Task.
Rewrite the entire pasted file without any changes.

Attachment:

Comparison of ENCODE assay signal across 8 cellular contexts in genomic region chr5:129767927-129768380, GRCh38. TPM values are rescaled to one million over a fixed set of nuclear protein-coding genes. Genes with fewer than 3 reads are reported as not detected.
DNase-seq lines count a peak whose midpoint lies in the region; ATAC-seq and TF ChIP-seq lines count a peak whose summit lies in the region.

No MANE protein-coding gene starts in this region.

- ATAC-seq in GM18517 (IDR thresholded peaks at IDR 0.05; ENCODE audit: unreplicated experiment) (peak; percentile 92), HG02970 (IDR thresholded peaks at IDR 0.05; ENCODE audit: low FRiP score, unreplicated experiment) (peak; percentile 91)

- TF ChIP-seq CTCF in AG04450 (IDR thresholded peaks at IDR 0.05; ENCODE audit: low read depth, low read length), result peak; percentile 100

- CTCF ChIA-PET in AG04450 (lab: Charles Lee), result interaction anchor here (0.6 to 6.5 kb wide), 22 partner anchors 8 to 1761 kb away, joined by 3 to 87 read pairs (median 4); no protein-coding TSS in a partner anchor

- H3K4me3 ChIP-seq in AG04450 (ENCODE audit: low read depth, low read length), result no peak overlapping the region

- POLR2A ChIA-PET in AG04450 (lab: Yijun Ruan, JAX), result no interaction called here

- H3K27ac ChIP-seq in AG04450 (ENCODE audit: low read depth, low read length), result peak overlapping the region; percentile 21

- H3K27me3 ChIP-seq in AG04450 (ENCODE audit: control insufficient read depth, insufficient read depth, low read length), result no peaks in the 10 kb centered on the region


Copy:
Comparison of ENCODE assay signal across 8 cellular contexts in genomic region chr5:129767927-129768380, GRCh38. TPM values are rescaled to one million over a fixed set of nuclear protein-coding genes. Genes with fewer than 3 reads are reported as not detected.
DNase-seq lines count a peak whose midpoint lies in the region; ATAC-seq and TF ChIP-seq lines count a peak whose summit lies in the region.

No MANE protein-coding gene starts in this region.

- ATAC-seq in GM18517 (IDR thresholded peaks at IDR 0.05; ENCODE audit: unreplicated experiment) (peak; percentile 92), HG02970 (IDR thresholded peaks at IDR 0.05; ENCODE audit: low FRiP score, unreplicated experiment) (peak; percentile 91)

- TF ChIP-seq CTCF in AG04450 (IDR thresholded peaks at IDR 0.05; ENCODE audit: low read depth, low read length), result peak; percentile 100

- CTCF ChIA-PET in AG04450 (lab: Charles Lee), result interaction anchor here (0.6 to 6.5 kb wide), 22 partner anchors 8 to 1761 kb away, joined by 3 to 87 read pairs (median 4); no protein-coding TSS in a partner anchor

- H3K4me3 ChIP-seq in AG04450 (ENCODE audit: low read depth, low read length), result no peak overlapping the region

- POLR2A ChIA-PET in AG04450 (lab: Yijun Ruan, JAX), result no interaction called here

- H3K27ac ChIP-seq in AG04450 (ENCODE audit: low read depth, low read length), result peak overlapping the region; percentile 21

- H3K27me3 ChIP-seq in AG04450 (ENCODE audit: control insufficient read depth, insufficient read depth, low read length), result no peaks in the 10 kb centered on the region